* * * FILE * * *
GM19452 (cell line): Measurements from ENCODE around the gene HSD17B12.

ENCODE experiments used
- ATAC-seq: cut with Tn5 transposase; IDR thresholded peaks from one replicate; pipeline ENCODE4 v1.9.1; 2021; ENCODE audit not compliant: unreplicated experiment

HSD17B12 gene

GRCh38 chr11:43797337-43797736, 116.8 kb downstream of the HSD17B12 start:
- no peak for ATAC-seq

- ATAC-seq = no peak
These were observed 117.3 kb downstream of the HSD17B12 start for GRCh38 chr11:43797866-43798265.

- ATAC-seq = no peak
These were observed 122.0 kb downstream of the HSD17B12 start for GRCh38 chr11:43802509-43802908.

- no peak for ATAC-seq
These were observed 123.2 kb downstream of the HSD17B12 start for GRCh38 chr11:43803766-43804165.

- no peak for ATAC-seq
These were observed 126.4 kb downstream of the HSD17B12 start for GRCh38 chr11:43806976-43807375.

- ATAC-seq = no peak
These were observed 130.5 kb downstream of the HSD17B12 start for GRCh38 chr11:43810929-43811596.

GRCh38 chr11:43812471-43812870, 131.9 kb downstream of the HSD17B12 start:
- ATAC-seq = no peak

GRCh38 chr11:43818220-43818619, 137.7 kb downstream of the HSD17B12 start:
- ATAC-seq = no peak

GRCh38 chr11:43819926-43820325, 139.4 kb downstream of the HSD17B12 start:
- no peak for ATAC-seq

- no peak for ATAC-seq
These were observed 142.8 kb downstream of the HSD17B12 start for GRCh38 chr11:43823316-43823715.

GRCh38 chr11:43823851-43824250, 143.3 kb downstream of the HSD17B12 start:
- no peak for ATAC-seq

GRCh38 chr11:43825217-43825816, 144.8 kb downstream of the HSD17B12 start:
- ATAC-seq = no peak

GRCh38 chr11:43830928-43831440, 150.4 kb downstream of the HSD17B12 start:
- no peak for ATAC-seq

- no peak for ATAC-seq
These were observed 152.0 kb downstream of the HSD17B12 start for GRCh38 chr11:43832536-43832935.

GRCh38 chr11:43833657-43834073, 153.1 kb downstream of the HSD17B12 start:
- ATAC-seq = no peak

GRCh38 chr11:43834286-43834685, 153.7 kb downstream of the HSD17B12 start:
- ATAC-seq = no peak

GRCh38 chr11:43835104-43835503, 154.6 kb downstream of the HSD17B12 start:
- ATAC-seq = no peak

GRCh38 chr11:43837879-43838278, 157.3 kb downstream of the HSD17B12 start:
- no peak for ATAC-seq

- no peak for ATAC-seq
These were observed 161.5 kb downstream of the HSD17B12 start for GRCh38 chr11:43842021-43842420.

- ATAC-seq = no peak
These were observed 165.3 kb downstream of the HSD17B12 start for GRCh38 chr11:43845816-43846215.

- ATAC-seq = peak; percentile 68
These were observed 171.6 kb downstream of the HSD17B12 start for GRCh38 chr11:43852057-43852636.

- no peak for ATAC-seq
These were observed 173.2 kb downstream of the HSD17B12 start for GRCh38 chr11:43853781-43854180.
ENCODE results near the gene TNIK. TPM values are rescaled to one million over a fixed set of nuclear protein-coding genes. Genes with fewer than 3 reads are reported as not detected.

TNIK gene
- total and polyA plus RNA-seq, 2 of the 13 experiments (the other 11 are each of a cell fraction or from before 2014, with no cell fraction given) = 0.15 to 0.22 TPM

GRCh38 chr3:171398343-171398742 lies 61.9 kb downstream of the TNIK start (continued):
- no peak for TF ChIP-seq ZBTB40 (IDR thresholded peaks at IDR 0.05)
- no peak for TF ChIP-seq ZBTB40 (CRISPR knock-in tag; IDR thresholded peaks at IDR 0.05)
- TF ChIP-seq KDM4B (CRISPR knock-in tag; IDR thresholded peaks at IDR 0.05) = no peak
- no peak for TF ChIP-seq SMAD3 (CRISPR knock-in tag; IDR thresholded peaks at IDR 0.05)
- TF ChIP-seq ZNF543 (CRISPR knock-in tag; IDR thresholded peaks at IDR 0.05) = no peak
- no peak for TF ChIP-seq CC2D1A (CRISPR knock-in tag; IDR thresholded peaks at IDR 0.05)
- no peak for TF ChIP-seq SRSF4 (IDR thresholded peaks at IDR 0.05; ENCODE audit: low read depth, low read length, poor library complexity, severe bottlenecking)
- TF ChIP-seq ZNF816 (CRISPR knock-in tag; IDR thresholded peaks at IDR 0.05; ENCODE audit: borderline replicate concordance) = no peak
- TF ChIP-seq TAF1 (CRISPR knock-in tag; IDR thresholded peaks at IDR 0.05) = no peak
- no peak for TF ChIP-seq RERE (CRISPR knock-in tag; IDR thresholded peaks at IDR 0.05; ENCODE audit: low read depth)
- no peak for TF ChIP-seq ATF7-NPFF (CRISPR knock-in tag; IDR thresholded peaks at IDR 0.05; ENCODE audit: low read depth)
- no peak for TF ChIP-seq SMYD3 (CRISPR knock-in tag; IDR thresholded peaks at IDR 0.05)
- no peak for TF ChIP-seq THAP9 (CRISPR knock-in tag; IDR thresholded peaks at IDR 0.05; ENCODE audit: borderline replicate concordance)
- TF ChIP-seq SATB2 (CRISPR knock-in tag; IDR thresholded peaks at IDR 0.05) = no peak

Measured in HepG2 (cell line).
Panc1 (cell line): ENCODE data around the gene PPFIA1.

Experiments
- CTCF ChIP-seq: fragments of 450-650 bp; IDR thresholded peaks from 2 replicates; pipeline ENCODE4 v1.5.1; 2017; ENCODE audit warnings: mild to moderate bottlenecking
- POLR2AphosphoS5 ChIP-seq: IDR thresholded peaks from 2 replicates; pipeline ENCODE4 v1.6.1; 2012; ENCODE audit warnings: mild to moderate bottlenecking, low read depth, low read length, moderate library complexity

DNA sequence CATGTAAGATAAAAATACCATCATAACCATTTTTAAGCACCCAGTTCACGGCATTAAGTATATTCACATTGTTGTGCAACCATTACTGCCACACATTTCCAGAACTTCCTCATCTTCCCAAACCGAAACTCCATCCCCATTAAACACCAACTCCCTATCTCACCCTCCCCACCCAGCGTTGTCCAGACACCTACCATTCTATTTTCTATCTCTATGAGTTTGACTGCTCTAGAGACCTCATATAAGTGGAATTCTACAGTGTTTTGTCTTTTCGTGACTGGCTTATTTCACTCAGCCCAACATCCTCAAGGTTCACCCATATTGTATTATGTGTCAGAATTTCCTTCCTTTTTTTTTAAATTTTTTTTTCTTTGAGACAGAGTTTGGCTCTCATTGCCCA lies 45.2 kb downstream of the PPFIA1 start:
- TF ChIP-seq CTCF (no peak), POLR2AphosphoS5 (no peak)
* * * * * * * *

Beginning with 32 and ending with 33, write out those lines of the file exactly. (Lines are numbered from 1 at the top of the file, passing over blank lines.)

These were observed 152.0 kb downstream of the HSD17B12 start for GRCh38 chr11:43832536-43832935.

GRCh38 chr11:43833657-43834073, 153.1 kb downstream of the HSD17B12 start: